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Christmas Pigs


How Are Pigs Associated With Christmas?
Dixie Allan

Pigs at Christmas have German beginnings. As with most customs there are different stories depending on who you speak to but the information below is thought to be the most accurate.

A marzipan pig is a confection made of marzipan, a paste of almonds and sugar, and formed into the shape of a small pig. In Germany, Norway and Denmark, the gift of a marzipan pig at Christmas and New Year's symbolizes good luck and fortune in the year to come. Marzipan pigs are sometimes presented with four-leaf clovers, coins or other symbols of good luck in their mouths.

Pigs and Good Luck

A common saying in Germany is "ich habe Schwein gehabt," (translated: "I have had pig"), which means "I've been lucky." The saying is believed to have originated with German farm families, who counted themselves lucky if they had a pig, which meant they would have meat to survive the winter. In the late 19th and early 20th century the Glucksschwein, or lucky pig, became a popular symbol on German greeting cards, charms, Christmas ornaments and holiday treats, including chocolate, peppermint and marzipan pigs.


  • In Germany, a marzipan pig is given as a gift or stocking stuffer between Christmas and New Year's Day to bestow good fortune on friends and loved ones in the coming year. In Norway and Denmark, a tradition involves a rice pudding or porridge with a whole almond baked inside. The individual who finds the almond in their dish receives a prize, usually a lucky marzipan pig.
  • The tradition of the famous Peppermint Pig™ started ages ago in the 1880's with candy makers in Saratoga Springs NY. It's a festive way to celebrate the holidays, and the tradition is even more popular today than it was throughout its early years.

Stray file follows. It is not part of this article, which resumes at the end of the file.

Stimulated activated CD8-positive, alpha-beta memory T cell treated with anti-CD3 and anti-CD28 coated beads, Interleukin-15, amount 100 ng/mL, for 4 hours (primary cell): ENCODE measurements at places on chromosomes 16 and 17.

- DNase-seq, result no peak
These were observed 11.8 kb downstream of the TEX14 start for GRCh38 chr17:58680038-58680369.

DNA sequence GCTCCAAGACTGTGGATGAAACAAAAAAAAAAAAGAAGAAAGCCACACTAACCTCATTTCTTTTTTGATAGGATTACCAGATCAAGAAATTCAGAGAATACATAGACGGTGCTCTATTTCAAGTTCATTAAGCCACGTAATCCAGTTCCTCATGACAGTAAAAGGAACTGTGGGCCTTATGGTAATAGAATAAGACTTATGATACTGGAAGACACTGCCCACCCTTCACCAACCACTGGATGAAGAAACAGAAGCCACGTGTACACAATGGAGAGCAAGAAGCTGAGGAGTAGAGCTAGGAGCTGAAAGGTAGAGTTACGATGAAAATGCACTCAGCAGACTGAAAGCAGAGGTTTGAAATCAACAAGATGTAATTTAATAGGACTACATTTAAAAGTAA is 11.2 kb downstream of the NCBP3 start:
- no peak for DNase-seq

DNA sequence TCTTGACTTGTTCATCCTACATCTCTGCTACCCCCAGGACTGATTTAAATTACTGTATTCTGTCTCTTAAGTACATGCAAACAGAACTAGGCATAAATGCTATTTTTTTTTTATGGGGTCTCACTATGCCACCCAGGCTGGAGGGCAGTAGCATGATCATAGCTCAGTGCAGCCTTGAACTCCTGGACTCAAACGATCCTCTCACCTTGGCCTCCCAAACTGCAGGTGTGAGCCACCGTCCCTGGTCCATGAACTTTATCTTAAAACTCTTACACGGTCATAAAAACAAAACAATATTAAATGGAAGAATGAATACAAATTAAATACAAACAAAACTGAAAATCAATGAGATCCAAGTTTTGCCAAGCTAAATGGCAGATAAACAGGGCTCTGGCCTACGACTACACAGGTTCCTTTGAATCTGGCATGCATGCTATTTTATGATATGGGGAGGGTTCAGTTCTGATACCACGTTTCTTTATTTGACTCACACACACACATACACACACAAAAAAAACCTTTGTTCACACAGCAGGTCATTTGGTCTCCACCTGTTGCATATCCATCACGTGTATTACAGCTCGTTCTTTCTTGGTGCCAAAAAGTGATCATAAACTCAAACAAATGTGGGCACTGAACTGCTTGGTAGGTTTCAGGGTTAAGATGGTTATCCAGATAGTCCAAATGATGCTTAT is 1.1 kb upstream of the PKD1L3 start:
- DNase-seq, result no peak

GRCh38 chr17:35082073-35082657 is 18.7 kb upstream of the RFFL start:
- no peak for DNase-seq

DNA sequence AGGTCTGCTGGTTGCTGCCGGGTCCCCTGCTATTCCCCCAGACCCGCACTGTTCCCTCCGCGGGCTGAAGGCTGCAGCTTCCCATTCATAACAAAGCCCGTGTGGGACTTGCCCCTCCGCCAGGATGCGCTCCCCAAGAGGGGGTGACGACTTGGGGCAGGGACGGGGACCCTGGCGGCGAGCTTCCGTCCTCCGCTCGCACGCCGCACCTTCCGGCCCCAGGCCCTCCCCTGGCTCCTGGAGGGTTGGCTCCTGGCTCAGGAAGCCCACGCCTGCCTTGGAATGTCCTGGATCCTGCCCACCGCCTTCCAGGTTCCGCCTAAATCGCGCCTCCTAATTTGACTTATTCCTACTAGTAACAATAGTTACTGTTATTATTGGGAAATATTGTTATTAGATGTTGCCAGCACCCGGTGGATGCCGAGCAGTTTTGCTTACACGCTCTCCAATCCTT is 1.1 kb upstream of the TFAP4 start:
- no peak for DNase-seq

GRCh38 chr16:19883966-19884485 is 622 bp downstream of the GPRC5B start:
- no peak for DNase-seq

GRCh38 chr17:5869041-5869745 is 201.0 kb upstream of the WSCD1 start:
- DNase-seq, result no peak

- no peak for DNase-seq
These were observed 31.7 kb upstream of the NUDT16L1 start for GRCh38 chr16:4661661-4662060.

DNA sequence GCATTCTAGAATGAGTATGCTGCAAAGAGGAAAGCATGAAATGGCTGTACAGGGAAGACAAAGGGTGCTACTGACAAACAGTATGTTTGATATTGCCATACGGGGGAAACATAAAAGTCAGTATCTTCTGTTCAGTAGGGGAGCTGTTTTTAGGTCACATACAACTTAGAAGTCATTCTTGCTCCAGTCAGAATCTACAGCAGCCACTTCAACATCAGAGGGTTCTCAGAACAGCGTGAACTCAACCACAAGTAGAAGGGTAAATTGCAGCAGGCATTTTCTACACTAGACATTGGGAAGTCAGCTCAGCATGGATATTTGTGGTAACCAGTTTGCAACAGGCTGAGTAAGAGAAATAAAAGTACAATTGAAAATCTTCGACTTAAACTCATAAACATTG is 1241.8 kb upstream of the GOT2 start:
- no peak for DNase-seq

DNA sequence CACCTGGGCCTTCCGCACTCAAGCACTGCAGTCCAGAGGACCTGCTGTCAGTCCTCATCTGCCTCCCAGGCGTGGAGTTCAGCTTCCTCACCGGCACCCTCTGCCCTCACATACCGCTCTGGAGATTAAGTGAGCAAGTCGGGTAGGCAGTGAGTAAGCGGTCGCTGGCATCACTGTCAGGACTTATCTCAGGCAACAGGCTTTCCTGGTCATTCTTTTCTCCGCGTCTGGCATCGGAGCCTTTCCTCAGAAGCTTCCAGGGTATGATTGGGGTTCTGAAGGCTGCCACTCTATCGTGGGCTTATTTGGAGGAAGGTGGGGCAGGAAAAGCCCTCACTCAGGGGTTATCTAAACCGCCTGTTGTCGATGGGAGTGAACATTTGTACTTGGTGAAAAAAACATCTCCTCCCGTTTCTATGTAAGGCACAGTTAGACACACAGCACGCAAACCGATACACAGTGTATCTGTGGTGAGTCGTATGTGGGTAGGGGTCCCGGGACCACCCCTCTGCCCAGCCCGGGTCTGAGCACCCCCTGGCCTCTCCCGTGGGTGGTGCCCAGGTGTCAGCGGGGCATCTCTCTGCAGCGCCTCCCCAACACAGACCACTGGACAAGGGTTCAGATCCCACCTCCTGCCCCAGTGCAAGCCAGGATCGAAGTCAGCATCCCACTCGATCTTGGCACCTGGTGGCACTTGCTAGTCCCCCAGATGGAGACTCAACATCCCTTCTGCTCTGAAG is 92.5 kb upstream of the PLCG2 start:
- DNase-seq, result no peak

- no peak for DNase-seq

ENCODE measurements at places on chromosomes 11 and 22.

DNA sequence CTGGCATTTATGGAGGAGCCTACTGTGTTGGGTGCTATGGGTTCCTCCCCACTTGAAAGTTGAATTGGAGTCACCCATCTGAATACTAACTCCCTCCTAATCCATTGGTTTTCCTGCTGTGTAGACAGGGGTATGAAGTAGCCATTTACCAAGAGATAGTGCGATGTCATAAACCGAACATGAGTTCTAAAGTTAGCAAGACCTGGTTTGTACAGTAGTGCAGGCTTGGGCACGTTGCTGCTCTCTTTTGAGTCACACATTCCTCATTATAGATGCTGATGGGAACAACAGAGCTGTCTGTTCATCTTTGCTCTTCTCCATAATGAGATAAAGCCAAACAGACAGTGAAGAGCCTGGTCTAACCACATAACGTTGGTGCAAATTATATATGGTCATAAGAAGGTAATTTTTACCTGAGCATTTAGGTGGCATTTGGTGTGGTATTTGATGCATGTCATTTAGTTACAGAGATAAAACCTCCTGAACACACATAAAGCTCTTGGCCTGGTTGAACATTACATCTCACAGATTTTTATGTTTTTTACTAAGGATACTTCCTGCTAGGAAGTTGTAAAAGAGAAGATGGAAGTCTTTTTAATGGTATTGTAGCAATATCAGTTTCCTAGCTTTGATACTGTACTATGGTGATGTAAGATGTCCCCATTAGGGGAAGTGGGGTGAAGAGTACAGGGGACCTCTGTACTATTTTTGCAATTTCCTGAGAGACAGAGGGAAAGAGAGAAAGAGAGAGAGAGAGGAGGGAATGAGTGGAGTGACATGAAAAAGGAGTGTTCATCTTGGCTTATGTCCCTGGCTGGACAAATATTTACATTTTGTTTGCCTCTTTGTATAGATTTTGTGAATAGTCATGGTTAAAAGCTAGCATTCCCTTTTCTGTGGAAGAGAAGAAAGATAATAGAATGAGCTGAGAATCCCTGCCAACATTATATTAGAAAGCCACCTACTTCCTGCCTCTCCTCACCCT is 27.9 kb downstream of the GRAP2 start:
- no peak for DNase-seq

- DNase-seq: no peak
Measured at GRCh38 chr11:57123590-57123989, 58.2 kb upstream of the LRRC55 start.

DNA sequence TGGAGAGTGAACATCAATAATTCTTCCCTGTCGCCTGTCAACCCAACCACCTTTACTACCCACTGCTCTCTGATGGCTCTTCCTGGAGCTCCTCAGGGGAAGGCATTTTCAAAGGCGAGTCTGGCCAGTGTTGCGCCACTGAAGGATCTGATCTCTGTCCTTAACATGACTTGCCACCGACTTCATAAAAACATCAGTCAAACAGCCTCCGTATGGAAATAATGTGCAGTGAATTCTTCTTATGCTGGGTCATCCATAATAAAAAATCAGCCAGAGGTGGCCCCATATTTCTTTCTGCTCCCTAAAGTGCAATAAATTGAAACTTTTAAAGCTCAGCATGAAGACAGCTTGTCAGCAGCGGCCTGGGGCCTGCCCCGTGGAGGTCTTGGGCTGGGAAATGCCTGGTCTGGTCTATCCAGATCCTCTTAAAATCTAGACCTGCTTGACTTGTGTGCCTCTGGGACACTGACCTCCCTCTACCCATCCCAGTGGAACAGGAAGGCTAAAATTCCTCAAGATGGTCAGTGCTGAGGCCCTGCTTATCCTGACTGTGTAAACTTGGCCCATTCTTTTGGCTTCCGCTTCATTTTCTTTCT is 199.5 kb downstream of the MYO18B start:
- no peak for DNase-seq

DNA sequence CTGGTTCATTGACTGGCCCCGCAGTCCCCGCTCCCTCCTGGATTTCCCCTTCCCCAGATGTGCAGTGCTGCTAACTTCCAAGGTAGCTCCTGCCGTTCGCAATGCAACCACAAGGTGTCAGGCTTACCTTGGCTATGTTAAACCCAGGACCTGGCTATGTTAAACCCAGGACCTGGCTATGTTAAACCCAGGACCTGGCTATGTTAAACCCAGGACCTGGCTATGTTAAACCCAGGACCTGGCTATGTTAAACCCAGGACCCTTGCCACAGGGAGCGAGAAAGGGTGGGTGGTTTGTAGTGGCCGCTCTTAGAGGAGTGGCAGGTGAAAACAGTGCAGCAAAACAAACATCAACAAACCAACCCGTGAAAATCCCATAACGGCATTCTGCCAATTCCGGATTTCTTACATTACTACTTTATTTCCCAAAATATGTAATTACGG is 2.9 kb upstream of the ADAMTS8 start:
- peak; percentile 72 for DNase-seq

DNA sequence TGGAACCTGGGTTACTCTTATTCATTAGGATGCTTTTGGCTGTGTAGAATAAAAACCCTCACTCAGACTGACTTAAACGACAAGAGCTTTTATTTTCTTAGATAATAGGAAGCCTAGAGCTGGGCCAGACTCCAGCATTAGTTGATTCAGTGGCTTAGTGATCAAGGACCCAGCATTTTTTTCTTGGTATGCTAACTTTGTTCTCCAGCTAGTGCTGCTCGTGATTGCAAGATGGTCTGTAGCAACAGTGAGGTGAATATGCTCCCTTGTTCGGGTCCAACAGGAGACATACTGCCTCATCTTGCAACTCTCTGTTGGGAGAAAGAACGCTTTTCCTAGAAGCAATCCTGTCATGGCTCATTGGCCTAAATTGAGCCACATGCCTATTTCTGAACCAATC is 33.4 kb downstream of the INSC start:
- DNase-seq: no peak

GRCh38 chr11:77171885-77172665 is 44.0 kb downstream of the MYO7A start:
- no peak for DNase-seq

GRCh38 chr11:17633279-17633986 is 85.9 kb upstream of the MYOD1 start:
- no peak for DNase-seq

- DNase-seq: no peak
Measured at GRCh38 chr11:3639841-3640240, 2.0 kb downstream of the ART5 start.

• In Victorian culture, the pig represented good health, happiness and prosperity. Old fashioned candy makers fashioned the Peppermint Pigs™ each year during the holiday season. These sweet treats were made of hard peppermint candy --similar in taste and texture to a candy cane -- and appropriately colored a very festive pink!
  • When families gathered together at Christmas for the holiday meal, the tradition was to break the Peppermint Pig™ after dinner (inside a small cloth pouch) using a miniature hammer. All family members would then share in eating the sweet candy pieces, hoping for good fortune in the coming year.
  • Today, the Peppermint Pig™ remains a fun and heartwarming tradition at holiday tables all around the nation. In addition to the traditional 8-oz. Peppermint Pig™ there is also a 3-oz. Peppermint "Piglet" -- either would certainly make a sweet and memorable holiday tradition... with Victorian roots!
  • Though the Peppermint Pig™ is sold all over the nation, Saratoga County is its hometown, and to this day they are made nowhere else.

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